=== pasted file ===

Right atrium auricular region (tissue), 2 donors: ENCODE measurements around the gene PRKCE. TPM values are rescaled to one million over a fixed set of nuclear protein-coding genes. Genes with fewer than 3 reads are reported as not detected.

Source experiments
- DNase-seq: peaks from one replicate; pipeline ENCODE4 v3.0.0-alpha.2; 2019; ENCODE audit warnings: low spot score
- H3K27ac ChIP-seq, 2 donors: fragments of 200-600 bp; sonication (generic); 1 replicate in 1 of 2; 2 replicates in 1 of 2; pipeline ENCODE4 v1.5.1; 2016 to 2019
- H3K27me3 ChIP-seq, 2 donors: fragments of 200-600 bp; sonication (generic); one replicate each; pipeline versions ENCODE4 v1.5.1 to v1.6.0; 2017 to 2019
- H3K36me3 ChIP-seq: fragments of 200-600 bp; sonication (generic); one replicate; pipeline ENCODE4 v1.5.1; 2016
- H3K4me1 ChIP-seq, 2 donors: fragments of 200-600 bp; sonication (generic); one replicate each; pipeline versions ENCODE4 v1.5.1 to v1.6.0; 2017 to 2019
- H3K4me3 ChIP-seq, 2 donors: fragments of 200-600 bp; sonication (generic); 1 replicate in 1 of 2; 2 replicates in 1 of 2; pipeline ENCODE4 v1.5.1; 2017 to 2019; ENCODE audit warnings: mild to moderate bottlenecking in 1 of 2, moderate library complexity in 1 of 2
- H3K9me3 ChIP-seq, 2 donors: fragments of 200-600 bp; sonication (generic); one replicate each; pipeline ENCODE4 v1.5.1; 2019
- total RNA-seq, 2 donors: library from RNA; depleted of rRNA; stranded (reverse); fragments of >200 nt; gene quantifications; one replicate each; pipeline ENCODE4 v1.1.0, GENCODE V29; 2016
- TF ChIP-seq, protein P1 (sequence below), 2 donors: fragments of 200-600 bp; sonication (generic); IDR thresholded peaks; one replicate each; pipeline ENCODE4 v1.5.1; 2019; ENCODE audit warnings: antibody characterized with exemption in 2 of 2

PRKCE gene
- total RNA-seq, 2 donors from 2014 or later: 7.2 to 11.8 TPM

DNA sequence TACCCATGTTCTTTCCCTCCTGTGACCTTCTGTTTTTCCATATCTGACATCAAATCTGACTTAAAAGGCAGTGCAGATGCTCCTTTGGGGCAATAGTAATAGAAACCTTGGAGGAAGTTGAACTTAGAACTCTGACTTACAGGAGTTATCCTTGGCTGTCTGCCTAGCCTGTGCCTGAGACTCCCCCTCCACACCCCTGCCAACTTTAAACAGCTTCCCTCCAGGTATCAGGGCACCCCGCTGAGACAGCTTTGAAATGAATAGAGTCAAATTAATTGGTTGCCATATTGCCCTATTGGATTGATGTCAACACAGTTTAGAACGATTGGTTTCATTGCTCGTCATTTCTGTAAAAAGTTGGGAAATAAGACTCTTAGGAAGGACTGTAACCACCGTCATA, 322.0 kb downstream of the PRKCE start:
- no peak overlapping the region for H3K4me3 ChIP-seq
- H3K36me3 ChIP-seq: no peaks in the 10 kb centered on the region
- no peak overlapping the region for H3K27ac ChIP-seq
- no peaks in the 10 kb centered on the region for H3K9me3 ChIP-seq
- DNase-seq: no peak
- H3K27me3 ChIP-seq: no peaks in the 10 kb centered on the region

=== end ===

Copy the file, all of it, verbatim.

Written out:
Right atrium auricular region (tissue), 2 donors: ENCODE measurements around the gene PRKCE. TPM values are rescaled to one million over a fixed set of nuclear protein-coding genes. Genes with fewer than 3 reads are reported as not detected.

Source experiments
- DNase-seq: peaks from one replicate; pipeline ENCODE4 v3.0.0-alpha.2; 2019; ENCODE audit warnings: low spot score
- H3K27ac ChIP-seq, 2 donors: fragments of 200-600 bp; sonication (generic); 1 replicate in 1 of 2; 2 replicates in 1 of 2; pipeline ENCODE4 v1.5.1; 2016 to 2019
- H3K27me3 ChIP-seq, 2 donors: fragments of 200-600 bp; sonication (generic); one replicate each; pipeline versions ENCODE4 v1.5.1 to v1.6.0; 2017 to 2019
- H3K36me3 ChIP-seq: fragments of 200-600 bp; sonication (generic); one replicate; pipeline ENCODE4 v1.5.1; 2016
- H3K4me1 ChIP-seq, 2 donors: fragments of 200-600 bp; sonication (generic); one replicate each; pipeline versions ENCODE4 v1.5.1 to v1.6.0; 2017 to 2019
- H3K4me3 ChIP-seq, 2 donors: fragments of 200-600 bp; sonication (generic); 1 replicate in 1 of 2; 2 replicates in 1 of 2; pipeline ENCODE4 v1.5.1; 2017 to 2019; ENCODE audit warnings: mild to moderate bottlenecking in 1 of 2, moderate library complexity in 1 of 2
- H3K9me3 ChIP-seq, 2 donors: fragments of 200-600 bp; sonication (generic); one replicate each; pipeline ENCODE4 v1.5.1; 2019
- total RNA-seq, 2 donors: library from RNA; depleted of rRNA; stranded (reverse); fragments of >200 nt; gene quantifications; one replicate each; pipeline ENCODE4 v1.1.0, GENCODE V29; 2016
- TF ChIP-seq, protein P1 (sequence below), 2 donors: fragments of 200-600 bp; sonication (generic); IDR thresholded peaks; one replicate each; pipeline ENCODE4 v1.5.1; 2019; ENCODE audit warnings: antibody characterized with exemption in 2 of 2

PRKCE gene
- total RNA-seq, 2 donors from 2014 or later: 7.2 to 11.8 TPM

DNA sequence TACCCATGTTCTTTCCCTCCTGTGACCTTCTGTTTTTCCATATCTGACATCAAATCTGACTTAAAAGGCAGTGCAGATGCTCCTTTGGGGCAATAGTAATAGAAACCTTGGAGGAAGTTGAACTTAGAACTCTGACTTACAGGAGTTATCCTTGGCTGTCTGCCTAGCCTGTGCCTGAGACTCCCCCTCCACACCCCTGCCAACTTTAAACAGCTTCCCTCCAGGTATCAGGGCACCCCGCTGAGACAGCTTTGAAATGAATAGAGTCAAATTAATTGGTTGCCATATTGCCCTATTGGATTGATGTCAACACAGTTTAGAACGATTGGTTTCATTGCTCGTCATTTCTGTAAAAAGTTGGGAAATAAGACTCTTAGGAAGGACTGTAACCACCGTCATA, 322.0 kb downstream of the PRKCE start:
- no peak overlapping the region for H3K4me3 ChIP-seq
- H3K36me3 ChIP-seq: no peaks in the 10 kb centered on the region
- no peak overlapping the region for H3K27ac ChIP-seq
- no peaks in the 10 kb centered on the region for H3K9me3 ChIP-seq
- DNase-seq: no peak
- H3K27me3 ChIP-seq: no peaks in the 10 kb centered on the region